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7 Emerging Church Tech Trends

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If there’s one consistent frustration you hear from church leaders regarding church technology, it’s how fast it’s changing. Just when you think you’re on top of the latest iterations in effective tech use, something new arrives. 

This constant evolution can be tough for church leaders to keep up with. While churches can’t (and shouldn’t even try) keep up with every new technological change impacting their communities, they also can’t stick their heads in the sand either. 

Instead, the best answer is somewhere in the middle. Understand how technology is changing the lives of the people you want to engage, and use that technology to aid your church’s mission when it seems most appropriate.

So, what are the church tech trends to monitor in 2024?

Artificial Intelligence

AI stood out among all tech topics in 2024, capturing the public’s imagination like no other topic. Thanks in part to the emergence of Chat GPT, the media fell in love with the promise of what AI could offer.

At first glance, it might seem like AI would have an uneasy relationship with ministry. You can’t replicate the human connection and empathy required to help people engage with God. While AI will never replace ministry staff, we’ve seen over the past 12 months that it can help expand the reach of church leaders.

Despite stories of chatbot preachers delivering sermons last year, AI teachers won’t be taking over pulpits anytime soon. However, many church leaders are leveraging AI tools to outline sermons, research, and develop additional pieces of content from the initial sermon (such as social-media clips, discussion guides, etc.). 

Beyond the role of pastor, churches are already leveraging AI to create consistent, effective communications with guests.

This will only grow in the coming months and years. It’s safe to anticipate creative entrepreneurs in the church space will find some new ways to use AI to enhance ministry, and these will probably be in areas no one expects today.

Yet as AI continues to impact church ministry, you can expect Christians to continue to debate how to use it ethically and in alignment with their biblical values. 

Leveraging Data to Make Better Decisions

Churches have always used data to make better decisions on how to care for congregants and engage the community more effectively. A century ago, pastors would take what he was learning about people inside and outside the church to impact how he communicated the gospel and cared for people. He wouldn’t have called that process collecting and implementing data for better ministry, but it’s similar to how churches today gather insights about their neighbors through data—and then make better decisions because of that information.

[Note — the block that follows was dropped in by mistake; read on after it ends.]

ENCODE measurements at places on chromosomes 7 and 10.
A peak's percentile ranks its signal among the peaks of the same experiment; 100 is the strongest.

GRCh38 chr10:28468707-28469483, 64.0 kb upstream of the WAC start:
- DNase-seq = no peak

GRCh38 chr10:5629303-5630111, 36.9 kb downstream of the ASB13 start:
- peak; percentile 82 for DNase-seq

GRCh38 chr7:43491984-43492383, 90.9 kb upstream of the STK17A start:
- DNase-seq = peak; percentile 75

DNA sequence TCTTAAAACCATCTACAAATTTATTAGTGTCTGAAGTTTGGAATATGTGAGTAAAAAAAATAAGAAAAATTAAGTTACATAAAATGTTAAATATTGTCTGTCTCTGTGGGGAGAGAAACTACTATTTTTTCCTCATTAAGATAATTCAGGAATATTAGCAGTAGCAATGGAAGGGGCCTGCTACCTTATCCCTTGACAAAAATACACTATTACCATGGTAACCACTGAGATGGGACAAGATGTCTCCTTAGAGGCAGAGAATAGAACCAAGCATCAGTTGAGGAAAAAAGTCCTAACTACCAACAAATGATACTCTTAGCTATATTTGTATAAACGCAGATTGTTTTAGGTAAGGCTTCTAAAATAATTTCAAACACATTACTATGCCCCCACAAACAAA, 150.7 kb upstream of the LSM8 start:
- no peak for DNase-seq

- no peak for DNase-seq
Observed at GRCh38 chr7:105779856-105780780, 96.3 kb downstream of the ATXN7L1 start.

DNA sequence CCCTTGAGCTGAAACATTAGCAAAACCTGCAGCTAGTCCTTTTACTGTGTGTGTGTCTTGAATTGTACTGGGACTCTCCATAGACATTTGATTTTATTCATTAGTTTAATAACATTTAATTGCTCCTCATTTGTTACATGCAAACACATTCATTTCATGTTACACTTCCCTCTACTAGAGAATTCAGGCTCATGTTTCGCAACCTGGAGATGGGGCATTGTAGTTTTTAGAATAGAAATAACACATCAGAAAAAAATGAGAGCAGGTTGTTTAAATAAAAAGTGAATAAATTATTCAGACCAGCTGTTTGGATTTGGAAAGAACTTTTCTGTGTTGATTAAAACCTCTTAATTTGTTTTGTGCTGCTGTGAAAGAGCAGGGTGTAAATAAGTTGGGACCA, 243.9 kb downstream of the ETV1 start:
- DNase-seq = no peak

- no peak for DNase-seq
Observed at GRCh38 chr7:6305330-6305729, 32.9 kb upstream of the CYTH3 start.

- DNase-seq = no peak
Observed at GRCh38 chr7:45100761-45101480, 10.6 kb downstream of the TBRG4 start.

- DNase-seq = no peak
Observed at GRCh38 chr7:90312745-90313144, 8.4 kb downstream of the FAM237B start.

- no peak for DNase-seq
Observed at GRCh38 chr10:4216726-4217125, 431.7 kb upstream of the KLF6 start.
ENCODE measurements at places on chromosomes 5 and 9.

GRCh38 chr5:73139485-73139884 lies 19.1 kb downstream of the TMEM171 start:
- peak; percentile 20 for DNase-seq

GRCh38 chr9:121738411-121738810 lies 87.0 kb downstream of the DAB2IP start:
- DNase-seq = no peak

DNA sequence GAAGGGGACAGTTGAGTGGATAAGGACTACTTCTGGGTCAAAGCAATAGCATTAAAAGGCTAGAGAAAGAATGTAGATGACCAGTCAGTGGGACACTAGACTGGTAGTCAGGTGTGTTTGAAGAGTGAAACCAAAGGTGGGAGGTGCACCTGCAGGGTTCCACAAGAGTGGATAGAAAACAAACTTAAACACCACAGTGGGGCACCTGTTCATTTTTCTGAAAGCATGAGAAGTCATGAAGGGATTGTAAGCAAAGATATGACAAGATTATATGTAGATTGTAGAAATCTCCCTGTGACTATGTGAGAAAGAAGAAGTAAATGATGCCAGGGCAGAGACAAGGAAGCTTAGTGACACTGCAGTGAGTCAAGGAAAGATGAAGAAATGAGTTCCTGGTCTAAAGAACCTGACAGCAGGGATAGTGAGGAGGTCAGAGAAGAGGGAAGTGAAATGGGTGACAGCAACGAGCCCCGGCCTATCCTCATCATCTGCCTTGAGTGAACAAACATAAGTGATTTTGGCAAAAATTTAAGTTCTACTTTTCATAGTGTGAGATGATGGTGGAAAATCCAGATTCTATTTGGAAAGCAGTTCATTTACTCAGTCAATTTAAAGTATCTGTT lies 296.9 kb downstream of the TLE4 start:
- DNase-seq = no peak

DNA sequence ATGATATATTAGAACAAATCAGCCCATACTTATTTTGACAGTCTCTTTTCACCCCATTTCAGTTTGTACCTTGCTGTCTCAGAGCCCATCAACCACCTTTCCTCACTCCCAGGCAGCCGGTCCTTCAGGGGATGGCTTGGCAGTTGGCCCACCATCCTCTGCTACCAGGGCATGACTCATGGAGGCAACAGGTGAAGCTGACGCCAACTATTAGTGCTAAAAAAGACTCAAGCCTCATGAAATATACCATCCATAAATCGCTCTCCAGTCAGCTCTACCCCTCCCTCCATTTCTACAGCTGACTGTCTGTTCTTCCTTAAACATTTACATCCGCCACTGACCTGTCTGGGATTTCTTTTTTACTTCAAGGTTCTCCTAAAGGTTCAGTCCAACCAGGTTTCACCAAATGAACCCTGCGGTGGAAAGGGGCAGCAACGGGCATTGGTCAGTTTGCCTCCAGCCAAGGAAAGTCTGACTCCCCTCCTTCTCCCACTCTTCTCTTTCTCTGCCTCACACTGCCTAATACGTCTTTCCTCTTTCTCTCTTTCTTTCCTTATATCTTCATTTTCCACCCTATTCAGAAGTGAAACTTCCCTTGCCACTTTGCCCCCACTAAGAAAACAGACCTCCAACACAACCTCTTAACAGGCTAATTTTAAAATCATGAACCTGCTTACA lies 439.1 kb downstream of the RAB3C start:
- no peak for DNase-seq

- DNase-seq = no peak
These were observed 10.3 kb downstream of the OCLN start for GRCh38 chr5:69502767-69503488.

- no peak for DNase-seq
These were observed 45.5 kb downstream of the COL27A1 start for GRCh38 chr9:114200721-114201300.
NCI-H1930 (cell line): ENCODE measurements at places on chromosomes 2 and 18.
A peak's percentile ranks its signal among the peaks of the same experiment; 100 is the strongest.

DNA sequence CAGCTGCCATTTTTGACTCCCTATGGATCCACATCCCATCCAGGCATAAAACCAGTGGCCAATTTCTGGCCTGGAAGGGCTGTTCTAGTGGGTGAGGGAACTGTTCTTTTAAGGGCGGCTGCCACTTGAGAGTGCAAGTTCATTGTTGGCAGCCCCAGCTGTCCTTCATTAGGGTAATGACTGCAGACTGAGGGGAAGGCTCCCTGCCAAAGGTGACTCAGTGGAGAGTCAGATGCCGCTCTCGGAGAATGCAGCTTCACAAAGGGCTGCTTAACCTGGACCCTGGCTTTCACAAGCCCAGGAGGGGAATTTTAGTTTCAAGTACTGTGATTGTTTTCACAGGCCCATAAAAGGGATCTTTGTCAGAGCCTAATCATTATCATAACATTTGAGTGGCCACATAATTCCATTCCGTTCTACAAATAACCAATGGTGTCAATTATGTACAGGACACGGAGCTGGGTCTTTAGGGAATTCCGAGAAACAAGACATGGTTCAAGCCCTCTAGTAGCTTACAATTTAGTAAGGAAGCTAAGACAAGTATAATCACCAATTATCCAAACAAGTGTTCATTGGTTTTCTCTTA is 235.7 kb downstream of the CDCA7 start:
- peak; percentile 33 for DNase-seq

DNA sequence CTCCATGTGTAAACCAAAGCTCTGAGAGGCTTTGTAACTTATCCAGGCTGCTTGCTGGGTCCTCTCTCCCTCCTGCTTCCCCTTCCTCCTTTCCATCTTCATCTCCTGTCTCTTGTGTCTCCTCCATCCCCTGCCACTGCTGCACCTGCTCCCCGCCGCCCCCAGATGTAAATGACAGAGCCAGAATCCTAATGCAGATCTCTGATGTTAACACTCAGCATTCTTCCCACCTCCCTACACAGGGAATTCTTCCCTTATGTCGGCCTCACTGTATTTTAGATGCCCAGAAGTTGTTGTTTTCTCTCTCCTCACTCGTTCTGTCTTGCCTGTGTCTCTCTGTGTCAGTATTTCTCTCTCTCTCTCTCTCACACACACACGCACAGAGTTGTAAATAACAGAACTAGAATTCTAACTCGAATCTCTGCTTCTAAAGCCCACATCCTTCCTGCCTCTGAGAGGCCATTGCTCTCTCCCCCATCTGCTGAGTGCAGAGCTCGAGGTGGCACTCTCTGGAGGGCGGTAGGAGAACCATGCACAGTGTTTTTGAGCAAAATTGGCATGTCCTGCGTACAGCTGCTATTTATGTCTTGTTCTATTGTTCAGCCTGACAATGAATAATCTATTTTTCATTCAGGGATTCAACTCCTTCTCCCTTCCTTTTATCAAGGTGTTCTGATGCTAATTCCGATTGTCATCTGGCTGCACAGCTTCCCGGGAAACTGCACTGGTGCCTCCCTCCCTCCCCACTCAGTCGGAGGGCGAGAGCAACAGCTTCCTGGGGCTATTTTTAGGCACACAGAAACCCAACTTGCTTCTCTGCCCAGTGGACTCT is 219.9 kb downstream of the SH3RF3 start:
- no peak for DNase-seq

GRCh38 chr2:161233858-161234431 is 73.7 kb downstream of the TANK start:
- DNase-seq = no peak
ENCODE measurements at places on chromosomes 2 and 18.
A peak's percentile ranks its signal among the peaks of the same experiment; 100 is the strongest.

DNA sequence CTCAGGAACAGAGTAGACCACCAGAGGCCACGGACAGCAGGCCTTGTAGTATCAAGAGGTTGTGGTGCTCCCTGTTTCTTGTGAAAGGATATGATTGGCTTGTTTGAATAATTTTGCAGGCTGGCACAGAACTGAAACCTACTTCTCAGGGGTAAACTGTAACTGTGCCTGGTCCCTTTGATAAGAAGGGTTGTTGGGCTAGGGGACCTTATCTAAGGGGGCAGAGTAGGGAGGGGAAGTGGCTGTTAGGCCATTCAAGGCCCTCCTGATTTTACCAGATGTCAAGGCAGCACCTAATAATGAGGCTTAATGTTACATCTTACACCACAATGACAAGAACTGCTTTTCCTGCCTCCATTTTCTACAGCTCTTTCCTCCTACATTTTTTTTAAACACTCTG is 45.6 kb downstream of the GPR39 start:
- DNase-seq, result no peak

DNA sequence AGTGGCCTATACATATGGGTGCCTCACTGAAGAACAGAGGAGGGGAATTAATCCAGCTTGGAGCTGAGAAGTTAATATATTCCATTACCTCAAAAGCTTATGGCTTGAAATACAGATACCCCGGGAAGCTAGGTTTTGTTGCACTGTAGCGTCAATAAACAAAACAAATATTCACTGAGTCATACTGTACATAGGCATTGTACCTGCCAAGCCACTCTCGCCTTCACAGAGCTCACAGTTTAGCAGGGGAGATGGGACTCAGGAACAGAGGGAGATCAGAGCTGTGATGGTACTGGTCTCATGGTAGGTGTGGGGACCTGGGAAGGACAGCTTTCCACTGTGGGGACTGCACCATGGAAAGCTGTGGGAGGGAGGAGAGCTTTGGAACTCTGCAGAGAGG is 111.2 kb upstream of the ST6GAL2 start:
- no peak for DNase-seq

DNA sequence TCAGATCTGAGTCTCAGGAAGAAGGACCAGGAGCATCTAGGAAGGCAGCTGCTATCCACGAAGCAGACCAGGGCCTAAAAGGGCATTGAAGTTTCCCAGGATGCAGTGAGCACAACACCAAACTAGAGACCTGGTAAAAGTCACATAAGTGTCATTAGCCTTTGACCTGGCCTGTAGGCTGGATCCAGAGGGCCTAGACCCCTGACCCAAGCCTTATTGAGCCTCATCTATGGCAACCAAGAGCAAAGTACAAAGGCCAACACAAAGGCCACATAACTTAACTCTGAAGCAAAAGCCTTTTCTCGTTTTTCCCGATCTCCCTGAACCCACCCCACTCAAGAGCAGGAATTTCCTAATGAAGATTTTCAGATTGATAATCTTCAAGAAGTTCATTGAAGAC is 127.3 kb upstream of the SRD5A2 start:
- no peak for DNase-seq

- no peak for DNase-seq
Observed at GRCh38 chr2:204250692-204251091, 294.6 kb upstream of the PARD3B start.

In fact, the biggest difference in how churches leverage data today is in how much we have at our disposal. Those opportunities to gather and process data are only going to grow in the months ahead. Thanks to church-specific tools like MissionInsite, you’ll know more this year about your community than you’ve ever known before. 

Churches with fine-tuned church management systems will also have more and more access to centralized internal data about congregants in order to better communicate with them. 

Church-Specific Tech Tools

Churches are realizing that generic tools built for the business world (or even non-profits) often take too much work to convert them to a ministry context. Your church may be able to find a number of communication tools that allow you to leverage a database to communicate with groups of people. Some may even be cheaper than the church-specific tools, but a full-functioning church management system built around church use cases is worth the investment.

While churches do activities similar to those of other organizations (including communicating digitally, collecting funds, and live streaming), they do them for different reasons. As more and more churches dig deeper into tech, more companies will invest in tools built around the mission of the church. 

Automation for Efficiency

As church budgets grow even tighter, congregations are embracing automation to make better use of staff time (and save money). 

Automation helps churches grow through strategic digital pathways. These pathways help people move from visitors to growing Christians to ministry participants with minimal staff involvement. By streamlining administrative tasks like email, churches save time that can be better spent on more personal ministry that requires a human touch. Automation is also helping churches prepare for mission trips, connect with volunteers, and engage donors.